I wrote about Jerusalem today:
In the second century a.d., Jewish rebels who had stunned the Romans and liberated a portion of Judea overstruck imperial coins with images and a message of their own, “Year One of the Redemption of Jerusalem.”
The Roman emperor Hadrian had planted the seeds for the rebellion with his ambitions to remake Jerusalem, including the planned construction of a temple to Jupiter on the site of the old Jewish Temple.
The leader of the Jewish rebellion, Bar Kokhba, was fired by a vision of a united Israel with Jerusalem as its capital, which had been the exception during the prior millennium, thanks to the depredations of the Assyrians and Babylonians, among others. But such was the power of the national idea — and his messianic zeal — that Bar Kokhba ventured all on regaining it.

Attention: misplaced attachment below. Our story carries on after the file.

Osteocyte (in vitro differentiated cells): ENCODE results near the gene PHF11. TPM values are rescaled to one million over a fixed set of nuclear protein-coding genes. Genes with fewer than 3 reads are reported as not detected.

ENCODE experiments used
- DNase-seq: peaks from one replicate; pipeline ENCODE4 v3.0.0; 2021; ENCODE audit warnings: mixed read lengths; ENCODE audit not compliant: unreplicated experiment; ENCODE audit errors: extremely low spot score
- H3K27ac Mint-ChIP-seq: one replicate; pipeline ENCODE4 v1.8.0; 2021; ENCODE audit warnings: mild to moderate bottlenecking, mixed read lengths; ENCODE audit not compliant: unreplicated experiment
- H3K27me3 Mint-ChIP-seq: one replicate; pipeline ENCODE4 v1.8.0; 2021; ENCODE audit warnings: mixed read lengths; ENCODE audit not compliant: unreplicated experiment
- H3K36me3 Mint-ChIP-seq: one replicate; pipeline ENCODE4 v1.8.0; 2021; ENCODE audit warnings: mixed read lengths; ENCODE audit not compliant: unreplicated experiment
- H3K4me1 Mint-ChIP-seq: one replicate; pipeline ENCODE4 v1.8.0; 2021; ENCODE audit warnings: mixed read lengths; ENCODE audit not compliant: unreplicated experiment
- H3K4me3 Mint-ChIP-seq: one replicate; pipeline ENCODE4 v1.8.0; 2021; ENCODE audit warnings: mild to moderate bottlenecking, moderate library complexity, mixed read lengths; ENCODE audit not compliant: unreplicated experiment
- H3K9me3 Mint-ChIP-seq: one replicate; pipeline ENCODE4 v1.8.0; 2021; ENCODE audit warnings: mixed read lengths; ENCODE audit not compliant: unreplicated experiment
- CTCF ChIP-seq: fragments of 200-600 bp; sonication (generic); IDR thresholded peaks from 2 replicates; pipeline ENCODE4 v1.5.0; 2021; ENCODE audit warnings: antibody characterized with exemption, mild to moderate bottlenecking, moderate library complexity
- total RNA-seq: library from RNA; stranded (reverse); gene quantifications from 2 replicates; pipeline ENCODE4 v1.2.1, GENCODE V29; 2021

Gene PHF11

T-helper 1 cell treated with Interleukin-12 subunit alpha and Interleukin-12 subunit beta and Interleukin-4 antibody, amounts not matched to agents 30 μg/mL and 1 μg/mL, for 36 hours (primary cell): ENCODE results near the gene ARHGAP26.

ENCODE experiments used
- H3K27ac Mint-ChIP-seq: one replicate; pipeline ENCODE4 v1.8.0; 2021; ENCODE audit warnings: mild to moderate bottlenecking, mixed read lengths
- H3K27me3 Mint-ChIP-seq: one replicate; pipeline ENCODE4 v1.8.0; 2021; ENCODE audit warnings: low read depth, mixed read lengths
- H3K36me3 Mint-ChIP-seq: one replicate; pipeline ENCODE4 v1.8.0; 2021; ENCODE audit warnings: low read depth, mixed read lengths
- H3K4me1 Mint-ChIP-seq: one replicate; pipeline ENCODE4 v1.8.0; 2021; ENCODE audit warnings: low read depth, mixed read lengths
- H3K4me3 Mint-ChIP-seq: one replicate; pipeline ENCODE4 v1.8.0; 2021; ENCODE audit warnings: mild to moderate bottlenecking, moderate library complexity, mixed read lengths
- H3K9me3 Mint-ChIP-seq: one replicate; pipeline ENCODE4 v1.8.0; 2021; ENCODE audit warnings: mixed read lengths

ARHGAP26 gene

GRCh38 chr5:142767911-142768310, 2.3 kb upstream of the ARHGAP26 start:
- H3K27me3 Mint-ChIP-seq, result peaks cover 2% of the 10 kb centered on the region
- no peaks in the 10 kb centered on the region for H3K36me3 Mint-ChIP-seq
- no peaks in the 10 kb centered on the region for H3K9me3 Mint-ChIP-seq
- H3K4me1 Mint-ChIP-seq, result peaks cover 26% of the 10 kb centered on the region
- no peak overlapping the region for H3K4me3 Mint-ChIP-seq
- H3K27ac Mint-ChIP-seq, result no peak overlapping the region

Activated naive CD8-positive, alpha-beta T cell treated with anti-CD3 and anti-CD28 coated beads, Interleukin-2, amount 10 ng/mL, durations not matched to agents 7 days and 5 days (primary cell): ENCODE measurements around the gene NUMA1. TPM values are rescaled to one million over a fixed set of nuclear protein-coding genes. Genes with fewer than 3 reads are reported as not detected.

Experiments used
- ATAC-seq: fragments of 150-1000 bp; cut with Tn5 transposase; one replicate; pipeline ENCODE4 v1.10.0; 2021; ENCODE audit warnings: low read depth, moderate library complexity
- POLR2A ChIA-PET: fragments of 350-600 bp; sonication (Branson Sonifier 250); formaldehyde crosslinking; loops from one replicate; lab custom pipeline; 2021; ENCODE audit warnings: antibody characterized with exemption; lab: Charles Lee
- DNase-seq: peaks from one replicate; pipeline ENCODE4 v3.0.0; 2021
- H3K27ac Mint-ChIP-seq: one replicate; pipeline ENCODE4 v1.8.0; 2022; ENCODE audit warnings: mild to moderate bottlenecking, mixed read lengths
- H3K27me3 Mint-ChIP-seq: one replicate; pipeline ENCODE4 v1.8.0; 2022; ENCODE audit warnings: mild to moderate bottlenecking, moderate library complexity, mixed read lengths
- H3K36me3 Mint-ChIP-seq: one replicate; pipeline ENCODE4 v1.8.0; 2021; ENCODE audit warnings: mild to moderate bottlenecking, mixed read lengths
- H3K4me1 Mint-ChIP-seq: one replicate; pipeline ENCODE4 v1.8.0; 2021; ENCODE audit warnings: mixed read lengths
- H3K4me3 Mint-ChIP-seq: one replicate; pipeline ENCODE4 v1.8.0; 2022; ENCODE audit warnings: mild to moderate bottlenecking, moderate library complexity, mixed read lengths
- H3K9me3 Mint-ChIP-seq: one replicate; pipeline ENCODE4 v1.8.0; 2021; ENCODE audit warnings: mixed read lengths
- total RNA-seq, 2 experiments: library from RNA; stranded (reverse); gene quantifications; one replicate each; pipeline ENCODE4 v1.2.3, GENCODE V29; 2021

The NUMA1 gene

And lost. Not for nearly another 2,000 years would the vision come to fruition. At a ceremony in 1982 burying bones of some of those long-ago rebels with military honors, Israeli prime minister Menachem Begin declared: “Israel and Judea are reborn. We have redeemed Jerusalem.”